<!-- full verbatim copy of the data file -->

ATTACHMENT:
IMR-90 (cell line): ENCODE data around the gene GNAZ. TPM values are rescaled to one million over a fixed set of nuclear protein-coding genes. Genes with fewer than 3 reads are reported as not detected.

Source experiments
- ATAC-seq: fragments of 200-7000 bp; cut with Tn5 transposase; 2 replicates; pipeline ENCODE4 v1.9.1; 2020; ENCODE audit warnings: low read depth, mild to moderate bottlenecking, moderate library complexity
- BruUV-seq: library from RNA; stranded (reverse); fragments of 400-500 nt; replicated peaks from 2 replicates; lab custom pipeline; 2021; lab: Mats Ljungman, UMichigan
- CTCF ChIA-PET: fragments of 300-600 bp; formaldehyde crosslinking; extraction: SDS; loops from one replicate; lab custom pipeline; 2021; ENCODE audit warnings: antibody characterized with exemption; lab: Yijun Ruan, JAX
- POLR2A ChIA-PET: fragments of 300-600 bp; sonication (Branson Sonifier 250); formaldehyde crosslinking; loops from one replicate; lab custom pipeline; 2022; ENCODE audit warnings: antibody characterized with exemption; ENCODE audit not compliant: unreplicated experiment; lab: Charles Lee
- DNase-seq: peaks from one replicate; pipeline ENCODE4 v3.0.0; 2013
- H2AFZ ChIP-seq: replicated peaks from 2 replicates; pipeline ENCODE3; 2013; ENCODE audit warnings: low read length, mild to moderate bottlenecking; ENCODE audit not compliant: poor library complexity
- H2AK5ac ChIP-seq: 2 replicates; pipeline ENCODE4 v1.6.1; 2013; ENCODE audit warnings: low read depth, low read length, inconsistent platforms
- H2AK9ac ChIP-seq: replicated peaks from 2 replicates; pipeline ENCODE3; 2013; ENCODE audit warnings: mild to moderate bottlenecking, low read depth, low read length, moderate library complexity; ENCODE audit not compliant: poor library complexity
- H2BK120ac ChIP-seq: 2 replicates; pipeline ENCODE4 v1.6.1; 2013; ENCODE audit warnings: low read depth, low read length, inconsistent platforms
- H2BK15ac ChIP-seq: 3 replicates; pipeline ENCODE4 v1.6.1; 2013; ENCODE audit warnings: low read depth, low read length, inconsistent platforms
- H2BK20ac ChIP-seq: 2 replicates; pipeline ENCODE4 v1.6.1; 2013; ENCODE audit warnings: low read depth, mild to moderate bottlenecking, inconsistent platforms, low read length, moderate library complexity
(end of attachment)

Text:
IMR-90 (cell line): ENCODE data around the gene GNAZ. TPM values are rescaled to one million over a fixed set of nuclear protein-coding genes. Genes with fewer than 3 reads are reported as not detected.

Source experiments
- ATAC-seq: fragments of 200-7000 bp; cut with Tn5 transposase; 2 replicates; pipeline ENCODE4 v1.9.1; 2020; ENCODE audit warnings: low read depth, mild to moderate bottlenecking, moderate library complexity
- BruUV-seq: library from RNA; stranded (reverse); fragments of 400-500 nt; replicated peaks from 2 replicates; lab custom pipeline; 2021; lab: Mats Ljungman, UMichigan
- CTCF ChIA-PET: fragments of 300-600 bp; formaldehyde crosslinking; extraction: SDS; loops from one replicate; lab custom pipeline; 2021; ENCODE audit warnings: antibody characterized with exemption; lab: Yijun Ruan, JAX
- POLR2A ChIA-PET: fragments of 300-600 bp; sonication (Branson Sonifier 250); formaldehyde crosslinking; loops from one replicate; lab custom pipeline; 2022; ENCODE audit warnings: antibody characterized with exemption; ENCODE audit not compliant: unreplicated experiment; lab: Charles Lee
- DNase-seq: peaks from one replicate; pipeline ENCODE4 v3.0.0; 2013
- H2AFZ ChIP-seq: replicated peaks from 2 replicates; pipeline ENCODE3; 2013; ENCODE audit warnings: low read length, mild to moderate bottlenecking; ENCODE audit not compliant: poor library complexity
- H2AK5ac ChIP-seq: 2 replicates; pipeline ENCODE4 v1.6.1; 2013; ENCODE audit warnings: low read depth, low read length, inconsistent platforms
- H2AK9ac ChIP-seq: replicated peaks from 2 replicates; pipeline ENCODE3; 2013; ENCODE audit warnings: mild to moderate bottlenecking, low read depth, low read length, moderate library complexity; ENCODE audit not compliant: poor library complexity
- H2BK120ac ChIP-seq: 2 replicates; pipeline ENCODE4 v1.6.1; 2013; ENCODE audit warnings: low read depth, low read length, inconsistent platforms
- H2BK15ac ChIP-seq: 3 replicates; pipeline ENCODE4 v1.6.1; 2013; ENCODE audit warnings: low read depth, low read length, inconsistent platforms
- H2BK20ac ChIP-seq: 2 replicates; pipeline ENCODE4 v1.6.1; 2013; ENCODE audit warnings: low read depth, mild to moderate bottlenecking, inconsistent platforms, low read length, moderate library complexity